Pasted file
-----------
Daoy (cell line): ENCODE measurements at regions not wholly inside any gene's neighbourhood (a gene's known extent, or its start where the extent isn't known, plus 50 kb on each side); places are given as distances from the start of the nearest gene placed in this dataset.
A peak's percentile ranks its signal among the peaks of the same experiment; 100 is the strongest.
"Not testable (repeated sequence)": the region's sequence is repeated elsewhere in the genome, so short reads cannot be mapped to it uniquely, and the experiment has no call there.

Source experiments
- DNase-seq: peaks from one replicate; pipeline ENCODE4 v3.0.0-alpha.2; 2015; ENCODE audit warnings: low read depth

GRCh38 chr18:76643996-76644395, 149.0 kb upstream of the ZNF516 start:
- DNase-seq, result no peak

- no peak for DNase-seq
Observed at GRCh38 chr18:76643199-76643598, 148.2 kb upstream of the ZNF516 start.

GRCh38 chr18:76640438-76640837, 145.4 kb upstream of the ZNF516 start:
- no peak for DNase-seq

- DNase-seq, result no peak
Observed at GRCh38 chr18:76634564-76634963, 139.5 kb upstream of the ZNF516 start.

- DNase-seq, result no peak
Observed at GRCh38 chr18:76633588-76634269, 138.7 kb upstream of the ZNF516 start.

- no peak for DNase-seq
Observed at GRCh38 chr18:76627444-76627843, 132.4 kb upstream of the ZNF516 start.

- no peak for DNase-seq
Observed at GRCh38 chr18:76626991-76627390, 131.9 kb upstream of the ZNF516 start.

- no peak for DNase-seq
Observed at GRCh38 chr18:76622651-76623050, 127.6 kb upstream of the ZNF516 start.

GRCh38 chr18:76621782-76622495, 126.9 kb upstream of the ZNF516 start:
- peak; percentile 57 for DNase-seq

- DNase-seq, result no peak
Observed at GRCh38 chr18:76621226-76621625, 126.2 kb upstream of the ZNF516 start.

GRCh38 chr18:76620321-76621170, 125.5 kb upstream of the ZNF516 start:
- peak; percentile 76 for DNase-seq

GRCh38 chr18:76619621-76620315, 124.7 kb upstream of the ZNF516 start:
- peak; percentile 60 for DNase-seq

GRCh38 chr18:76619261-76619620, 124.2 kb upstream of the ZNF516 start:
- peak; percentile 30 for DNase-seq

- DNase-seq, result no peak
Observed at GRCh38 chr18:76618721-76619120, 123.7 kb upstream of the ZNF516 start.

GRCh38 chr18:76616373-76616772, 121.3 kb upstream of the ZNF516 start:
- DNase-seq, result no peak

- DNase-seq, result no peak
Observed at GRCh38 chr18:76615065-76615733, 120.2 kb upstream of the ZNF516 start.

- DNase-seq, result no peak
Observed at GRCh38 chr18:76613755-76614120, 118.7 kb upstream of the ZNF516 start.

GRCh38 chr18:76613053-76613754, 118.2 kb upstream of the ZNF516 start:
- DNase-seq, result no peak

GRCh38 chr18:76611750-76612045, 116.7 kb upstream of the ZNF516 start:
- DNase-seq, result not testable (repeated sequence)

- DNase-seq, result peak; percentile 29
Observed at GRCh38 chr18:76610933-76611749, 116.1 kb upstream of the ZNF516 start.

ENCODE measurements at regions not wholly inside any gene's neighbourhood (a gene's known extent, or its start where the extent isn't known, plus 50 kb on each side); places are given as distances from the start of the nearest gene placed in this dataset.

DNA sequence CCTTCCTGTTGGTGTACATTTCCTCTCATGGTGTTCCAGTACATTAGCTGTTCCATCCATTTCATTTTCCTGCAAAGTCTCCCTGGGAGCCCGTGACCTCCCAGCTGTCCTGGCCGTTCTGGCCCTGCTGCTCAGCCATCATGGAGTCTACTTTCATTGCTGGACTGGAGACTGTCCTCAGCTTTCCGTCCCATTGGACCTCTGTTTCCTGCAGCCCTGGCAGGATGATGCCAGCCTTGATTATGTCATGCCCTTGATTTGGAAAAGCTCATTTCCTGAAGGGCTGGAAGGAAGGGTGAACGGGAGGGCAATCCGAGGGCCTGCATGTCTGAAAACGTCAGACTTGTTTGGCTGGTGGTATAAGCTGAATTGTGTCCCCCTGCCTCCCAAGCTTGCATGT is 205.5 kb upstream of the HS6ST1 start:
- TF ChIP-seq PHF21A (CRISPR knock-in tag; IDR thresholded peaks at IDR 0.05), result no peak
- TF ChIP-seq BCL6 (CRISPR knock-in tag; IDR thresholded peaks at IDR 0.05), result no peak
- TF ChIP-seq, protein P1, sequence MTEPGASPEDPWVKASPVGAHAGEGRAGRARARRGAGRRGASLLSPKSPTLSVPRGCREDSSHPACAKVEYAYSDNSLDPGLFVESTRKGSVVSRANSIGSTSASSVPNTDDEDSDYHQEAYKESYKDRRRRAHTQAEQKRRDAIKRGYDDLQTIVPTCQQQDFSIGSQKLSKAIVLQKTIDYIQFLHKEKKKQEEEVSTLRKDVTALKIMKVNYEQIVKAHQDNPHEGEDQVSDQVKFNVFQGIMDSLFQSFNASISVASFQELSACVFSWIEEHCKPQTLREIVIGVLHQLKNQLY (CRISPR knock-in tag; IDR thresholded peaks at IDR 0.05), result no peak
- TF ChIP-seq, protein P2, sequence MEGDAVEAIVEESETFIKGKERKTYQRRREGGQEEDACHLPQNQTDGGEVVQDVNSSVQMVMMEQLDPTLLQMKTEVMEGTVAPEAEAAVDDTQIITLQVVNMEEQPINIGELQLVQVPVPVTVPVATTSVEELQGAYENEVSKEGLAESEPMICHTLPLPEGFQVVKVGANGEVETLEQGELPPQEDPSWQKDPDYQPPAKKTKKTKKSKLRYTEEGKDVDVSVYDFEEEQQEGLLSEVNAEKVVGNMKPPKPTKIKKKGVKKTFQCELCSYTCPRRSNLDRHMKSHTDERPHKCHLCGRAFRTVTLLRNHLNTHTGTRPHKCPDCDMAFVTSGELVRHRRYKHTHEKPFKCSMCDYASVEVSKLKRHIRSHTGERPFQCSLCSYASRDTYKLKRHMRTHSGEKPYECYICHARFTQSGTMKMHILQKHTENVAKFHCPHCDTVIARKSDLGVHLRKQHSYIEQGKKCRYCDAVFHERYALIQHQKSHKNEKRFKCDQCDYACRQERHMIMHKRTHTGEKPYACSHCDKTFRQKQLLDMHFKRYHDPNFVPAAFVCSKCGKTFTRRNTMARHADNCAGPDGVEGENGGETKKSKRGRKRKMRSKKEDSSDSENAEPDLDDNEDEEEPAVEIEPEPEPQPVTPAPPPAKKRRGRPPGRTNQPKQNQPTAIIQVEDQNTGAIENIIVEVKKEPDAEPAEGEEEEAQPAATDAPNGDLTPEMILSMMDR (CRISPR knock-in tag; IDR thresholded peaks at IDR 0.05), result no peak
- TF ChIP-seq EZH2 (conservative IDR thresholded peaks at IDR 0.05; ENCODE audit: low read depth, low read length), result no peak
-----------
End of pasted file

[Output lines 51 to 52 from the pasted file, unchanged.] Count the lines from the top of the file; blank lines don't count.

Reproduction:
- TF ChIP-seq, protein P2, sequence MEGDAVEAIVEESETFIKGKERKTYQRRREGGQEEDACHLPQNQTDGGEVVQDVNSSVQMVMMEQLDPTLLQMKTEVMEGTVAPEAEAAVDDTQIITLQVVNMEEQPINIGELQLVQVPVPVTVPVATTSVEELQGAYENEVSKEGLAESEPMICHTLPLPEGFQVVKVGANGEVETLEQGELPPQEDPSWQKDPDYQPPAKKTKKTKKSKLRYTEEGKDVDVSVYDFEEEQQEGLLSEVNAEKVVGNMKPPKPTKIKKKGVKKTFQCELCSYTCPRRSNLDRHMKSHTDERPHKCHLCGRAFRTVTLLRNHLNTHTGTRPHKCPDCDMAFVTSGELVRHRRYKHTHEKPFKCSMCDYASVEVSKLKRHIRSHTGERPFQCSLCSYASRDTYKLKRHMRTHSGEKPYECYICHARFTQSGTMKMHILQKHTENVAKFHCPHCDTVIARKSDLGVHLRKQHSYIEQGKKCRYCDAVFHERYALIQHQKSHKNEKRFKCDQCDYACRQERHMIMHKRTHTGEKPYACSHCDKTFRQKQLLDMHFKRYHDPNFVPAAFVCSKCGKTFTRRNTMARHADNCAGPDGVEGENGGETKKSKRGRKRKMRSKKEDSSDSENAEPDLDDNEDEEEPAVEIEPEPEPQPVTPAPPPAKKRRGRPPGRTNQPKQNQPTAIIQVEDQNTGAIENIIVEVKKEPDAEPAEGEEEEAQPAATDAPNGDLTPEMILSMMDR (CRISPR knock-in tag; IDR thresholded peaks at IDR 0.05), result no peak
- TF ChIP-seq EZH2 (conservative IDR thresholded peaks at IDR 0.05; ENCODE audit: low read depth, low read length), result no peak